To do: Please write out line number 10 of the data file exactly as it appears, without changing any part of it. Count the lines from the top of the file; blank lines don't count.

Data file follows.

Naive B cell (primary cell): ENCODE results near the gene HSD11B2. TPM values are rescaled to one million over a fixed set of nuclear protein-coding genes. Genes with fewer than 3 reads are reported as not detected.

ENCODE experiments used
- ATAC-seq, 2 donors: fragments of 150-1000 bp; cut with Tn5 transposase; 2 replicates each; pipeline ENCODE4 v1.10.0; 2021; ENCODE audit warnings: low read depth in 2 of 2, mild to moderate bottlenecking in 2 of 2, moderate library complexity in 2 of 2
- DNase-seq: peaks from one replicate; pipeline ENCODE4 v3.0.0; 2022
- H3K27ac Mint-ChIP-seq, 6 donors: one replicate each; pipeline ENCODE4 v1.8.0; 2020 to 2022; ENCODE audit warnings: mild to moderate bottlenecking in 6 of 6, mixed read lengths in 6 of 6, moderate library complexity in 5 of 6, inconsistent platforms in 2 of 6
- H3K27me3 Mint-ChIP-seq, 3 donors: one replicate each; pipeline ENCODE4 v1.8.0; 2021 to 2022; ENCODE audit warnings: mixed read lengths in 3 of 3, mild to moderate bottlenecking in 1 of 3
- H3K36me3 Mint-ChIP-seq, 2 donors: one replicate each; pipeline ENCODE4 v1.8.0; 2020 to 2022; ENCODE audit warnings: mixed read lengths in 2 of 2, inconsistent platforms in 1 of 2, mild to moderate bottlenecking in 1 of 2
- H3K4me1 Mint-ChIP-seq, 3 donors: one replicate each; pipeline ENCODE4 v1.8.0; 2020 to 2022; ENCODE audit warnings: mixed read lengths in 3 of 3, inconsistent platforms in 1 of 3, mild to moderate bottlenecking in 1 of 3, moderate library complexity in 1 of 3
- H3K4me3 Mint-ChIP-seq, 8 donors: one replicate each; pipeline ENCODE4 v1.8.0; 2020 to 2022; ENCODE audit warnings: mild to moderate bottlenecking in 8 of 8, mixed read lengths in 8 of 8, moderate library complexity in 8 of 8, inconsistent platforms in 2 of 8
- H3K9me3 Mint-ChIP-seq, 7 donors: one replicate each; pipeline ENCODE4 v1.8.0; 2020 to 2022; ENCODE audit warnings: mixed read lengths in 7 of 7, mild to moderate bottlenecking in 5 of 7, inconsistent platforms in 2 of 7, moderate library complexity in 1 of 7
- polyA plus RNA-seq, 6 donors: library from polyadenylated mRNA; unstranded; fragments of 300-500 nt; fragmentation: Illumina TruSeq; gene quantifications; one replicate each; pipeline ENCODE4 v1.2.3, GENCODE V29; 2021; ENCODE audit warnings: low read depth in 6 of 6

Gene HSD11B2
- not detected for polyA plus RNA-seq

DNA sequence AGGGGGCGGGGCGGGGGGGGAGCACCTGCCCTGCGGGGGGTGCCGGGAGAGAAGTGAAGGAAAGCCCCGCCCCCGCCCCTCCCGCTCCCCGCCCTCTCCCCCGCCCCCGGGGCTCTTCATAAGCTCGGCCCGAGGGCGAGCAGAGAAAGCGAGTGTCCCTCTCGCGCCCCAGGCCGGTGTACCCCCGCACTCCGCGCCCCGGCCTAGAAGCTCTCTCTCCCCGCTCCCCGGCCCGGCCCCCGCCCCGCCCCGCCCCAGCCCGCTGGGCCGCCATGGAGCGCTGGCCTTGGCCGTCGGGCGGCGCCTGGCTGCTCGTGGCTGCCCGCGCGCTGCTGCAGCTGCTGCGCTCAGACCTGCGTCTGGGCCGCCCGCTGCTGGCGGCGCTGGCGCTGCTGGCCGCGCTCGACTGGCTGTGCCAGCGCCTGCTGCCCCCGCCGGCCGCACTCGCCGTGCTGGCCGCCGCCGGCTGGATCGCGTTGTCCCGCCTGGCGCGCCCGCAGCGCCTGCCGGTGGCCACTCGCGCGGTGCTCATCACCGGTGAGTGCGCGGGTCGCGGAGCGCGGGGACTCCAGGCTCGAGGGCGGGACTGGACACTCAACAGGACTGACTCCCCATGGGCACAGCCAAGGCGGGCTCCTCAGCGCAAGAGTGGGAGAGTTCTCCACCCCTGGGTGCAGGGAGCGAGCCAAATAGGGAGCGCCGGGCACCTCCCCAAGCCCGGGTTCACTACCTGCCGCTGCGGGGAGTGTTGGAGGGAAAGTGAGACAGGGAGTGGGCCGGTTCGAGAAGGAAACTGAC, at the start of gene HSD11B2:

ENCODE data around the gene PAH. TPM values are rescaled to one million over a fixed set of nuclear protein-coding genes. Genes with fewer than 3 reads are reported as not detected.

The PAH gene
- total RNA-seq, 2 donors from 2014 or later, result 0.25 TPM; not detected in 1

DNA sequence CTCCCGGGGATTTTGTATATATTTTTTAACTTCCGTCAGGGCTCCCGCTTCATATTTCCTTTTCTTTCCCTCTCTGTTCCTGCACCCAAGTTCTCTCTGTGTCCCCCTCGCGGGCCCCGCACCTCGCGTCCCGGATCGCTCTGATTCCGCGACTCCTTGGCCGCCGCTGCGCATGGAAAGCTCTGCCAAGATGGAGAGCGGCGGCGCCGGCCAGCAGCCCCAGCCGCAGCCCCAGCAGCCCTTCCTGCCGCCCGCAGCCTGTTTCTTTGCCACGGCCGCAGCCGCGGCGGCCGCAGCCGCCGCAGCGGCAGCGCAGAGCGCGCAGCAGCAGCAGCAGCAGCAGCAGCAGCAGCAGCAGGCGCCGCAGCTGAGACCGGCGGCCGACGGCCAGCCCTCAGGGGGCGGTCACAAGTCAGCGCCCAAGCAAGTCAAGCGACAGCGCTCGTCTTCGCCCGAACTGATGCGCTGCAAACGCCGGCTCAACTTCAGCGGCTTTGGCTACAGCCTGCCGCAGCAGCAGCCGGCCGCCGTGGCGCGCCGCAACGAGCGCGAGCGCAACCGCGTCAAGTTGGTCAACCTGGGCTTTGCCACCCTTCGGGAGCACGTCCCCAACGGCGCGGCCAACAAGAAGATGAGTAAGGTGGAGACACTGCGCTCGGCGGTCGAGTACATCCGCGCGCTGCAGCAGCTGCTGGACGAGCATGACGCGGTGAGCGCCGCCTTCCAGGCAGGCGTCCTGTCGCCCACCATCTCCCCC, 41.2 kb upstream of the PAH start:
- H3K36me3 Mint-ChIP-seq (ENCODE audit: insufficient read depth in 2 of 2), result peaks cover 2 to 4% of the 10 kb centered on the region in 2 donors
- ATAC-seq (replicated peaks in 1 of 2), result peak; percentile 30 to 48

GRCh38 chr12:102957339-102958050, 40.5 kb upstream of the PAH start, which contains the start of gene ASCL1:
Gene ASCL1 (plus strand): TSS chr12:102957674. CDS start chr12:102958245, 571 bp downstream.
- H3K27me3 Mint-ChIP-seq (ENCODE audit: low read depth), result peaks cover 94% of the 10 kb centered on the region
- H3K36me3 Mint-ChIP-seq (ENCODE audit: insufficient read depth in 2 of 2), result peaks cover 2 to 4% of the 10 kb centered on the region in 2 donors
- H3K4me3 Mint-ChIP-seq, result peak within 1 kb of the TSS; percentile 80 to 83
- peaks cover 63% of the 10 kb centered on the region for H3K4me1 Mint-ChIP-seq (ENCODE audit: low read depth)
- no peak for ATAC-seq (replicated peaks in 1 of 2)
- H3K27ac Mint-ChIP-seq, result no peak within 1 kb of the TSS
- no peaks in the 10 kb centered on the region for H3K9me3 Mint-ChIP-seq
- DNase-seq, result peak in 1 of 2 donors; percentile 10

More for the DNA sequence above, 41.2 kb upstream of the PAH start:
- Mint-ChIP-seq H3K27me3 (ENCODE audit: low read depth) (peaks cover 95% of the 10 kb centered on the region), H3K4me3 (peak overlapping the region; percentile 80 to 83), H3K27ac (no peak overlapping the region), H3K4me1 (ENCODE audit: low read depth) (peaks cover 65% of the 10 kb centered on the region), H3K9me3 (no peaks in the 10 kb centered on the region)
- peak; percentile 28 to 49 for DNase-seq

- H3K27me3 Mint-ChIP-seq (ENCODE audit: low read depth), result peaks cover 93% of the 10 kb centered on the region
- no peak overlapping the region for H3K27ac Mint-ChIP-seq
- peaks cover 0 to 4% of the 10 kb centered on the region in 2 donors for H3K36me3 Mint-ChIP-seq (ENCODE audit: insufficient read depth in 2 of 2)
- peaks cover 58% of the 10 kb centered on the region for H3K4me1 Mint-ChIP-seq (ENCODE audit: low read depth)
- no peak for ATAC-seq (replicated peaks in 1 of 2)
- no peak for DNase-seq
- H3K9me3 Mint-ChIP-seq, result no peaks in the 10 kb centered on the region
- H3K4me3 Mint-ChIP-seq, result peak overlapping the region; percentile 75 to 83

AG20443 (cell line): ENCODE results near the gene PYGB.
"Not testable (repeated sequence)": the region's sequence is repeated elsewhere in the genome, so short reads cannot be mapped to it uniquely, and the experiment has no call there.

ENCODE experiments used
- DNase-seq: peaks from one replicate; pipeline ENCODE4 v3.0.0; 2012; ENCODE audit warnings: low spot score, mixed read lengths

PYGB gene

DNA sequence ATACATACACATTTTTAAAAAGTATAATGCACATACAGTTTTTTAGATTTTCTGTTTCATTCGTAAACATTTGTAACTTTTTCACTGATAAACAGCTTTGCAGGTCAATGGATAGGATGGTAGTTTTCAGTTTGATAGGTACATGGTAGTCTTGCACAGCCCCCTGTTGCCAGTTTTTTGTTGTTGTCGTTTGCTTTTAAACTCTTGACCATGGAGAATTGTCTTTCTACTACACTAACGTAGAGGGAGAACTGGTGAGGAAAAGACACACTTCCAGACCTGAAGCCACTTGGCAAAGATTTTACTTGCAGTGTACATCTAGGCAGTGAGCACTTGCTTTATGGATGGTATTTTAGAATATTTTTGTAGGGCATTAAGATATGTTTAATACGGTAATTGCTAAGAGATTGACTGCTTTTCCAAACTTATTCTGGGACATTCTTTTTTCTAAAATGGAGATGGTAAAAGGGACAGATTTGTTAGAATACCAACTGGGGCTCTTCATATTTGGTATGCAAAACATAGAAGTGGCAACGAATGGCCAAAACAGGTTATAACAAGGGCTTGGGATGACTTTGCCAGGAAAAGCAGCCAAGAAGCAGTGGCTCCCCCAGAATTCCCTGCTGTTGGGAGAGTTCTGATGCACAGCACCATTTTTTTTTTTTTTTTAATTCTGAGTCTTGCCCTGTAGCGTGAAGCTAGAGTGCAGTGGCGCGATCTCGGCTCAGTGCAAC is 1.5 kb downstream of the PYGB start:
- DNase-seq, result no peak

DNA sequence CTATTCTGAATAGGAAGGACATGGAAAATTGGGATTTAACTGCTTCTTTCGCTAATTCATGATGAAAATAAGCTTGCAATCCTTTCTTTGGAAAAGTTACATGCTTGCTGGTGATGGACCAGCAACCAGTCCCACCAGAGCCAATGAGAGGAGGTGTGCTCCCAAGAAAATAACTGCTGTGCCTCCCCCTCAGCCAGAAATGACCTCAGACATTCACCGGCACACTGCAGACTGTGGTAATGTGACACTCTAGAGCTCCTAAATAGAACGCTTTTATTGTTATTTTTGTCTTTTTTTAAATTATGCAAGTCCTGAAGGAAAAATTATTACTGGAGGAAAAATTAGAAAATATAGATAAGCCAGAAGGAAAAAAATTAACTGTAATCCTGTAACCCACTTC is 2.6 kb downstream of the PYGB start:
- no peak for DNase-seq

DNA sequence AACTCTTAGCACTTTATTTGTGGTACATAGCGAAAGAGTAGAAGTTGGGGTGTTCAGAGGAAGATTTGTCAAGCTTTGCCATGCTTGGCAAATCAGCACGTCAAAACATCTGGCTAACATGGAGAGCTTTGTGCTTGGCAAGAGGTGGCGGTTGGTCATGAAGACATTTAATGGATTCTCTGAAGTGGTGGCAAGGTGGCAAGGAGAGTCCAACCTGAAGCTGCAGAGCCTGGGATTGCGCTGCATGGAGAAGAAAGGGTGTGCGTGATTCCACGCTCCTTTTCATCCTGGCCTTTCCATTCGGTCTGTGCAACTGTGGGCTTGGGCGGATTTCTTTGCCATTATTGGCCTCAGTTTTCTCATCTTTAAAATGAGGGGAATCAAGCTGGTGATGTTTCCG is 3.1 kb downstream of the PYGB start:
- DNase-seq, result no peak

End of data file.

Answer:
- H3K9me3 Mint-ChIP-seq, 7 donors: one replicate each; pipeline ENCODE4 v1.8.0; 2020 to 2022; ENCODE audit warnings: mixed read lengths in 7 of 7, mild to moderate bottlenecking in 5 of 7, inconsistent platforms in 2 of 7, moderate library complexity in 1 of 7